Research Summary

IBRI DIABETES CENTER (IDC) - LILLY DIABETES CENTER OF EXCELLENCE

Focus: Cutting-edge diabetes research

With the establishment in the fall of 2018 of the Lilly Diabetes Center of Excellence (LDCE), a collaboration between Eli Lilly and Company, Indiana University (IU) School of Medicine and the IBRI, the LDCE became the research core of the IBRI Diabetes Center.

The LDCE aims to become a nexus of strategically aligned basic diabetes research in central Indiana by recruiting promising and established principal investigators (PIs) who will pursue cutting-edge research in diabetes, diabetic complications and related metabolic disorders.

The PIs will have five-year sponsored appointments at the IBRI, subsidized by Lilly, as well as faculty appointments at the IU School of Medicine. Each PI will pursue their area of research with full academic freedom. Lilly is providing opportunities for close collaboration, including access to drug discovery tools and expertise, allowing faculty to rapidly explore the translational potential of their research. The LDCE will also serve as a bridge between academia and industry by providing opportunities for interaction, training and mentoring across the IBRI, Lilly and IU School of Medicine. 

 

Lab Team

Robert Considine

Robert Considine, PhD

Administrative Director, IBRI Diabetes Center

Robert Considine

Robert Considine, PhD

Administrative Director, IBRI Diabetes Center

Robert V. Considine, Ph.D., joined the Division of Endocrinology at the Indiana University School of Medicine in Indianapolis, Ind., as an Assistant Professor in 1997 and was promoted to Professor in 2013. Prior to his appointment at the IU School of Medicine, he was on the faculty of the Department of Medicine at Thomas Jefferson University in Philadelphia, Pa., where he had completed his doctoral training.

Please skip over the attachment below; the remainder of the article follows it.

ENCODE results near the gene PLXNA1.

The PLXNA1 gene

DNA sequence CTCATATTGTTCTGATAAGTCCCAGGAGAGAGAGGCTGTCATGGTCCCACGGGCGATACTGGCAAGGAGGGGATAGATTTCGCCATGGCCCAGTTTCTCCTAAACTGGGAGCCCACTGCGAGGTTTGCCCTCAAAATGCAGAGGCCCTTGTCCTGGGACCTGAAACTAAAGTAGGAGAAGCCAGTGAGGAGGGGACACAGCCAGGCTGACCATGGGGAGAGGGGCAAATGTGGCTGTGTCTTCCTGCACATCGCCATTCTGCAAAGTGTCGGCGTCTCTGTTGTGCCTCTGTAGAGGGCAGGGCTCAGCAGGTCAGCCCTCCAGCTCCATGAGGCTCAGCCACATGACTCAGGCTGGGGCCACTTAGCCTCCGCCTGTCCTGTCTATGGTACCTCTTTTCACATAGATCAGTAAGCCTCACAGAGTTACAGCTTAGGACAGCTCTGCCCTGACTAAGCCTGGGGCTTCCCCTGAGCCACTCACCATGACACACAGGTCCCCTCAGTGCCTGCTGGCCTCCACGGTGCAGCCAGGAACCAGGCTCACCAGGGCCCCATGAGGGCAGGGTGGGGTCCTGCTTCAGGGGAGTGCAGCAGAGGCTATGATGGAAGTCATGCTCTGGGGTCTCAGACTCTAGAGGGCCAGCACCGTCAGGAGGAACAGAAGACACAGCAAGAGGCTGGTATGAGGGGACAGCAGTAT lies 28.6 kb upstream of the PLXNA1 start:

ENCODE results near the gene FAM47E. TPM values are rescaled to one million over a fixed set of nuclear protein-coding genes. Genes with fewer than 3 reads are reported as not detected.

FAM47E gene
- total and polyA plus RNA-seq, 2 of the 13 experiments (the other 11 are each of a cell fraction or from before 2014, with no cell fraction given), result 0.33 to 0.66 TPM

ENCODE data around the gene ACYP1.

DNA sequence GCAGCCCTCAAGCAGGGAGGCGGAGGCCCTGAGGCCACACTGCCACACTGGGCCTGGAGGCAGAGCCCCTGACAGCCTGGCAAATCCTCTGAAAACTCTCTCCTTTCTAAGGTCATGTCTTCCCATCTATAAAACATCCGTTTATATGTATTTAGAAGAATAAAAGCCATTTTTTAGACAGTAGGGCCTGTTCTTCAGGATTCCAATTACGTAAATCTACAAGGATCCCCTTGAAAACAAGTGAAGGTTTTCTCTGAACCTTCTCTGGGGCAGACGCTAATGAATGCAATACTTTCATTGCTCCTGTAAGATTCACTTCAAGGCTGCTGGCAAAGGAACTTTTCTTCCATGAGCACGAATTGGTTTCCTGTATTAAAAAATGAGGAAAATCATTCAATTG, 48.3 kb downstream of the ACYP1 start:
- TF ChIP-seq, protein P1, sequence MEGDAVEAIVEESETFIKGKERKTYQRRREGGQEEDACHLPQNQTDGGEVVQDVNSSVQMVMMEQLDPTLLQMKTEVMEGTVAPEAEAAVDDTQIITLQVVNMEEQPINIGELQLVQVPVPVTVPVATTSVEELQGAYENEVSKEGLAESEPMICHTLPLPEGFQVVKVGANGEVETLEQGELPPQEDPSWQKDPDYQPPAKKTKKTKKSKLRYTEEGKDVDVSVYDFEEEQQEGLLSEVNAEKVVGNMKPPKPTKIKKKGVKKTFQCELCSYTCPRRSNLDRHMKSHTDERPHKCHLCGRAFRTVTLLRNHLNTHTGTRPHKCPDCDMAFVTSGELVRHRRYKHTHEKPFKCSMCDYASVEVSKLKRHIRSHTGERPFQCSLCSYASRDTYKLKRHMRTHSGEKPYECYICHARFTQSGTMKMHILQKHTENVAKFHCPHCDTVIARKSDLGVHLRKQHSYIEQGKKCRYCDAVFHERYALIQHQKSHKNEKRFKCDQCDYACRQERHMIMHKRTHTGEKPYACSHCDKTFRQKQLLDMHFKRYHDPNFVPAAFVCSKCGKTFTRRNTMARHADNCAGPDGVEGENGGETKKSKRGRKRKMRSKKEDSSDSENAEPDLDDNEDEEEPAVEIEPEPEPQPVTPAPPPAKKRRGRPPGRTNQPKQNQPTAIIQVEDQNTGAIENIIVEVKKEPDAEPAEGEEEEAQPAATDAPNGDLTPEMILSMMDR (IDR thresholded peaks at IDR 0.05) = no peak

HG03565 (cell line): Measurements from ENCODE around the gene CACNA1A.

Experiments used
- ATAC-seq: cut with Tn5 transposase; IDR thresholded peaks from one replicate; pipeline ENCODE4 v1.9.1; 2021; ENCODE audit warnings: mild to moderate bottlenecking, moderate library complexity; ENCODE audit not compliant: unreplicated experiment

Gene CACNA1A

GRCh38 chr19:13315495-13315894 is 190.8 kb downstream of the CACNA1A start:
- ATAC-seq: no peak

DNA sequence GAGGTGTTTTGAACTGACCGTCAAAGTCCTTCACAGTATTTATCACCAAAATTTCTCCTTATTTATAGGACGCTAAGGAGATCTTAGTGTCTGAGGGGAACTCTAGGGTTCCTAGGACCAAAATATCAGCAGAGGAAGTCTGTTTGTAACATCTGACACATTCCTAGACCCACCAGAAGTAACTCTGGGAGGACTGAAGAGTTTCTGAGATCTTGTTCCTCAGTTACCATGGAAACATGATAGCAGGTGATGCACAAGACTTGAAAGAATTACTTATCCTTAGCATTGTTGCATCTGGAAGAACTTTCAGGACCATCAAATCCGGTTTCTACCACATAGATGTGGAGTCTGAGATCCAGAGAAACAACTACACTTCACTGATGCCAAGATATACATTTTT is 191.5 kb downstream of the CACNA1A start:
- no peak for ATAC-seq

Dr. Considine’s research is focused on understanding the contribution of obesity to the development of diabetes and its complications. In early work, his lab made seminal observations about the function of the adipose tissue hormone leptin in humans.  More recently, the Considine Lab has focused on the effects of bariatric surgery to alter gut hormone release and improve glucose homeostasis and insulin sensitivity.  In collaboration with David Kareken, Ph.D., at the IU School of Medicine, Dr. Considine is also utilizing neuroimaging techniques to understand the reward system response to food cues in human subjects.  

Dr. Considine is currently the Associate Director of the National Institutes of Health (NIH)-funded Diabetes Center at the IU School of Medicine, and oversees the Analyte Laboratory, which provides quantitation of adipokines, cytokines, gut peptides and hormones from human and animal samples.  He is also the Statewide Director for Endocrine and Reproductive Biology, a second-year course in the IU School of Medicine curriculum. 

Stephane Demine

Stephane Demine

Postdoctoral Fellow, IBRI Diabetes Center

Stephane Demine

Stephane Demine

Postdoctoral Fellow, IBRI Diabetes Center